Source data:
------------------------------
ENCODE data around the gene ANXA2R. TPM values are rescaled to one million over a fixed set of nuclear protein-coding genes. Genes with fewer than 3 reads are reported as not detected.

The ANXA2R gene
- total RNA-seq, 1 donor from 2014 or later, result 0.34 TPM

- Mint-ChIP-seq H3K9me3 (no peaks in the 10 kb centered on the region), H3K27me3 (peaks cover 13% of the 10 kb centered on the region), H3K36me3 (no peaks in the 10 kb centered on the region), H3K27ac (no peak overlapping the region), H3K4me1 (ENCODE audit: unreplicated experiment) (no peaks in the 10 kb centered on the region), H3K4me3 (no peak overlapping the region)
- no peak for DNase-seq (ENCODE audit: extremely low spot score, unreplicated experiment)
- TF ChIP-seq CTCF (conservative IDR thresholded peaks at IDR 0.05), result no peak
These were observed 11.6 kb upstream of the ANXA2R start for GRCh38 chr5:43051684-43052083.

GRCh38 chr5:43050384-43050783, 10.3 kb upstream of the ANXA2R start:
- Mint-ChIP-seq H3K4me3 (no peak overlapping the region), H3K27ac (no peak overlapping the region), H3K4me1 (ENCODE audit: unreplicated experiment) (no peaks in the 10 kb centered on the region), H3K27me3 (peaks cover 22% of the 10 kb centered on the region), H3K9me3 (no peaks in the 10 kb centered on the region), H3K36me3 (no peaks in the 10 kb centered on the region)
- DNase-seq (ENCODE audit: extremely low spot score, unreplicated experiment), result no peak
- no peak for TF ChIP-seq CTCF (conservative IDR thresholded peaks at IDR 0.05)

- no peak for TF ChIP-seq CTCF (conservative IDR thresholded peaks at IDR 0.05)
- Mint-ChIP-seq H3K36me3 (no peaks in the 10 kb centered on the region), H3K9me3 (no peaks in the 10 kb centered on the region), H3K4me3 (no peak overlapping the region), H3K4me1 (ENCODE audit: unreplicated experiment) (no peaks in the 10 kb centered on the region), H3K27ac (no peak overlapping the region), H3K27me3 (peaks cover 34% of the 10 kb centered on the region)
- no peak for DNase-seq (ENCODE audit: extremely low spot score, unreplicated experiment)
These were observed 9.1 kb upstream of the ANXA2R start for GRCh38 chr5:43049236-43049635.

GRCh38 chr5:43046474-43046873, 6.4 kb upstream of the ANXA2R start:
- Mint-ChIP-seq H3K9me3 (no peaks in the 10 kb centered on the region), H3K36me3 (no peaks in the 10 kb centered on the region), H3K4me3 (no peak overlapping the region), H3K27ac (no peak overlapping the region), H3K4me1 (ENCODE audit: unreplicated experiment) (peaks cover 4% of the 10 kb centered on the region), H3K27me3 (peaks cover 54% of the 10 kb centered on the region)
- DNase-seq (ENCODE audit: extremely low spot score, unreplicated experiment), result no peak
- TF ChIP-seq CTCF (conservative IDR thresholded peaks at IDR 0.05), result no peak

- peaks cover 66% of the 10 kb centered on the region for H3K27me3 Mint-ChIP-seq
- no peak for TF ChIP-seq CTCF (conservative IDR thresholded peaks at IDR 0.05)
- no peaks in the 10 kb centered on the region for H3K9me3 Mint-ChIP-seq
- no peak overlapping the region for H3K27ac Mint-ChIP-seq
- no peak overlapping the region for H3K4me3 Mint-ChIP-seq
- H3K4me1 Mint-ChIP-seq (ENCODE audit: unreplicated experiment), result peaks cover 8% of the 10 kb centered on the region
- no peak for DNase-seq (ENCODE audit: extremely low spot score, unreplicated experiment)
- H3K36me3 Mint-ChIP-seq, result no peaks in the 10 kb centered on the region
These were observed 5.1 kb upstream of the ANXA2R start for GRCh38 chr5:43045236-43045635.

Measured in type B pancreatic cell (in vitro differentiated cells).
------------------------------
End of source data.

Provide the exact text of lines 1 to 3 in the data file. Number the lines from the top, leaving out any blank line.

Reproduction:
ENCODE data around the gene ANXA2R. TPM values are rescaled to one million over a fixed set of nuclear protein-coding genes. Genes with fewer than 3 reads are reported as not detected.

The ANXA2R gene
- total RNA-seq, 1 donor from 2014 or later, result 0.34 TPM